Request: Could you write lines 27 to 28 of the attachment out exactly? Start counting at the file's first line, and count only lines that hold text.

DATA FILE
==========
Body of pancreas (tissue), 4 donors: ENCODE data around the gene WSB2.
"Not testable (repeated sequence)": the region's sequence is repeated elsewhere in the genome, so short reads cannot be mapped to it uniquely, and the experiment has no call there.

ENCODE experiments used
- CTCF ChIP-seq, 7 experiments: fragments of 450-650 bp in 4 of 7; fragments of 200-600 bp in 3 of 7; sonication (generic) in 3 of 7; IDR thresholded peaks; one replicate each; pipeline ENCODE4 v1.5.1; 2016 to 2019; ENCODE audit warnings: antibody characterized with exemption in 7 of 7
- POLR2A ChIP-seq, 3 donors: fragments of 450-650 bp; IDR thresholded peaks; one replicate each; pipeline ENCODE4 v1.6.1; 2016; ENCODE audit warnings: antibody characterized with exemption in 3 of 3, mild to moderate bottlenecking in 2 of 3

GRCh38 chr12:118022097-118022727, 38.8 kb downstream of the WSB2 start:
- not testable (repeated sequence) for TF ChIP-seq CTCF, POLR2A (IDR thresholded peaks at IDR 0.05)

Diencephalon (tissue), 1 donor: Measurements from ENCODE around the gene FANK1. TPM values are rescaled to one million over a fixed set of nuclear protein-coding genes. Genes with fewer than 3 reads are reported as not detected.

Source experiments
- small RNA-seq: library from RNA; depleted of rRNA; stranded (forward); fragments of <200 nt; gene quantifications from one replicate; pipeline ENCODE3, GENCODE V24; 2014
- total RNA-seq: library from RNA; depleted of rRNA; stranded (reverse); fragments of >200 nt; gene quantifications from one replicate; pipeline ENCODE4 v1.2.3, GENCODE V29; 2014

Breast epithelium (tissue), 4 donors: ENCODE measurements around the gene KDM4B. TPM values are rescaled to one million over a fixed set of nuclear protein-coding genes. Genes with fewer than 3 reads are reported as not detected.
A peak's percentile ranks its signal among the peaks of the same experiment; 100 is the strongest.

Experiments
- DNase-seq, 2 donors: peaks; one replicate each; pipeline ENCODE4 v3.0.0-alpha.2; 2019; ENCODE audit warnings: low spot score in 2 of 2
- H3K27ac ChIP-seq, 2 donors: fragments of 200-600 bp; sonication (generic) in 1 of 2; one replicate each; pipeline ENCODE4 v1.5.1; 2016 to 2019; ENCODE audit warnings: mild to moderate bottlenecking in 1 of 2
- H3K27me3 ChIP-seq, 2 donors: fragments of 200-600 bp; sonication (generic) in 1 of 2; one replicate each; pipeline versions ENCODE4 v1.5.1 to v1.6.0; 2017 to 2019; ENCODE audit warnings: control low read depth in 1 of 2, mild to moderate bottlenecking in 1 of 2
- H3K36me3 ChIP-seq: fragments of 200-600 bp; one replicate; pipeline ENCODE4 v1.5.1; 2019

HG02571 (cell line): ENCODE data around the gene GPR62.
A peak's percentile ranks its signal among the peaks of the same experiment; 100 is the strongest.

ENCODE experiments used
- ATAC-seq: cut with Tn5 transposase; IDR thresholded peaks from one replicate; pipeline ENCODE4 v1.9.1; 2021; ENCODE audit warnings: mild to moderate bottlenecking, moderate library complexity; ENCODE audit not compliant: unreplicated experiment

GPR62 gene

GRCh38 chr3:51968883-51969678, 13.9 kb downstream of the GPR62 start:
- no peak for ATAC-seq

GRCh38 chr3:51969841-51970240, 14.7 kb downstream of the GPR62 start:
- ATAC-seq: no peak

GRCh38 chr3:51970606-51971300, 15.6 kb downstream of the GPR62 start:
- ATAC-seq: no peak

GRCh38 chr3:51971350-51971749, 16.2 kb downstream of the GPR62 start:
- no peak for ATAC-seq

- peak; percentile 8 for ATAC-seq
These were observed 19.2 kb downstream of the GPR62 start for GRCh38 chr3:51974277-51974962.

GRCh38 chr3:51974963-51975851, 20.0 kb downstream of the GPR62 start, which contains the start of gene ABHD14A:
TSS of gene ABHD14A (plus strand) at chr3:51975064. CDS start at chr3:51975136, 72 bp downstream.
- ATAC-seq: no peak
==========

- ATAC-seq: no peak

GRCh38 chr3:51970606-51971300, 15.6 kb downstream of the GPR62 start: